“As soon as he finds a puddle of water, he usually rolls in it” 💙
Meet Stevie, a rambunctious little pangolin.
When the confident young pangolin isn’t foraging for termite snacks, he’s taking a mud bath or playing with whatever interesting thing he finds on his daily walks.
“He thoroughly enjoys playing with rocks, tree branches, and even tree stumps,” Johannesburg Wildlife Veterinary Hospital (JWVH) spokesperson Sarah Kempen told The Dodo. “He will roll around in these elements and has been known to roll down small embankments and termite mounds.”
Stevie, a Temminck’s pangolin, was rescued from poachers as a baby in the South African city of Pretoria. Stevie was found by rescuers underweight and sick after being separated from his mother.
Pangolin scales are highly valued in traditional Asian medicine, and their meat is considered delectable. “As the world’s most trafficked mammal, their lives and ours are in jeopardy,” Kempen said. “As a result, we have an off-site clinic where they can be safe and away from our regular hospital grounds.”
Stevie’s health improved in the hospital, and he quickly gained weight.
“He has gained over 4 kilograms (over 8 pounds) since arriving at the hospital,” Kempen said. “He is a much more self-assured pangolin, and he can forage for termites on his own.” When he first arrived, he lived solely on a special milk formula. He went out foraging for ants and termites in the weeks that followed, as his health improved.”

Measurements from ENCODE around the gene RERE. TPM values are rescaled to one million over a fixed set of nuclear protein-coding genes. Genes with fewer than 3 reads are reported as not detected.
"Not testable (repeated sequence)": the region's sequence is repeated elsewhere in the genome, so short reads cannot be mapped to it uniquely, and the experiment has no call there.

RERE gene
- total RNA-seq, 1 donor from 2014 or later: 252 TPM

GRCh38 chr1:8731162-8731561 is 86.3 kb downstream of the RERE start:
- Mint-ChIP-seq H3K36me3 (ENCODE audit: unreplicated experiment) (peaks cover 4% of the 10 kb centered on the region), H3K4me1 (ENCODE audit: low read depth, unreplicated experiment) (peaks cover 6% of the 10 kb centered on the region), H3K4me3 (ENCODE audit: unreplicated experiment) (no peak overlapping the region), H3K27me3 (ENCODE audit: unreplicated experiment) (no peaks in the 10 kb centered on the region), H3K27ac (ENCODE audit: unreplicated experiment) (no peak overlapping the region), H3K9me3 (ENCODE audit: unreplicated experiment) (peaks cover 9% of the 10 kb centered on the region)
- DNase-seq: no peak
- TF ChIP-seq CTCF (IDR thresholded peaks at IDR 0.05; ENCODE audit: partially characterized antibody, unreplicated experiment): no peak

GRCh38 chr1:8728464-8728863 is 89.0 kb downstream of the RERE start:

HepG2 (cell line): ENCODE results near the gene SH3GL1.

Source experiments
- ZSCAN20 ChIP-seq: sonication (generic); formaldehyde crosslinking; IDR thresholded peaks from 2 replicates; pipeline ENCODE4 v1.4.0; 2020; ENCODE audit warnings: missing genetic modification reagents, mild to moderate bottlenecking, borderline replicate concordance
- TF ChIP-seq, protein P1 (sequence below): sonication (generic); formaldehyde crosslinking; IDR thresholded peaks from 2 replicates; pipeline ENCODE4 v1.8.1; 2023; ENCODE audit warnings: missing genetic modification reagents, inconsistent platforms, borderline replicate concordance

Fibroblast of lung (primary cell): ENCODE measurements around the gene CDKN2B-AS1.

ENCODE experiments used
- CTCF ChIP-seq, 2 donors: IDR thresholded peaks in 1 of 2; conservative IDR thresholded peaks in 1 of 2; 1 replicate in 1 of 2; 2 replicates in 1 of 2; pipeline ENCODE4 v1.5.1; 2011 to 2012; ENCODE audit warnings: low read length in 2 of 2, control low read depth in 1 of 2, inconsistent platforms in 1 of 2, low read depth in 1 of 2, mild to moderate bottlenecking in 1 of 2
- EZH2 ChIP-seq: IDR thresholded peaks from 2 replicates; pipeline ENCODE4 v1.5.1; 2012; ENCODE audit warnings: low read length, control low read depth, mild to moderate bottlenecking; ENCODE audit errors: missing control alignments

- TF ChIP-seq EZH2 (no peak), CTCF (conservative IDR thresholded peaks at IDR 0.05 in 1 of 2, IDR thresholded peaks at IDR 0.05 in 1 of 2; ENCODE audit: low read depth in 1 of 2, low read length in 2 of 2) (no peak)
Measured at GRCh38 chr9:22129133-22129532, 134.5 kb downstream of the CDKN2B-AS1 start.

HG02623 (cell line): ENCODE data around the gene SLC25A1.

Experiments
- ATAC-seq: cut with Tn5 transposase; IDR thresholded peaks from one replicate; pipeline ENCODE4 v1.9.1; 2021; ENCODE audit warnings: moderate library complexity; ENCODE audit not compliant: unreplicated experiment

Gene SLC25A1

Stevie was taught natural pangolin behavior by the hospital staff because he had been separated from his mother at such a young age. But Stevie didn’t need any help learning how to take a mud bath, which was one of his favorite activities.
“He usually rolls in puddles as soon as he finds them,” Kempen said. “This appears to significantly cool him down, allowing him to feed for longer and be more comfortable because he doesn’t get as hot.”
“Pangolin are well-known for their mud/fresh dung baths,” she added. “We believe this is to not only cool them down, but also to potentially offer parasite protection.”
Stevie is doing so well that he will soon begin the slow process of being returned to the wild on a private reserve.
“For the first few weeks, he will be closely monitored and taken on daily walks as he acclimates to his new surroundings and food sources,” Kempen said. “After a while, he’ll be ready for full release, where he’ll be free to roam and constantly monitored to ensure his safety.” The conservationists will also keep an eye on his weight and progress to make sure he’s happy and healthy.”
The little pangolin will have many more years of carefree mudbaths thanks to Stevie’s rescuers.
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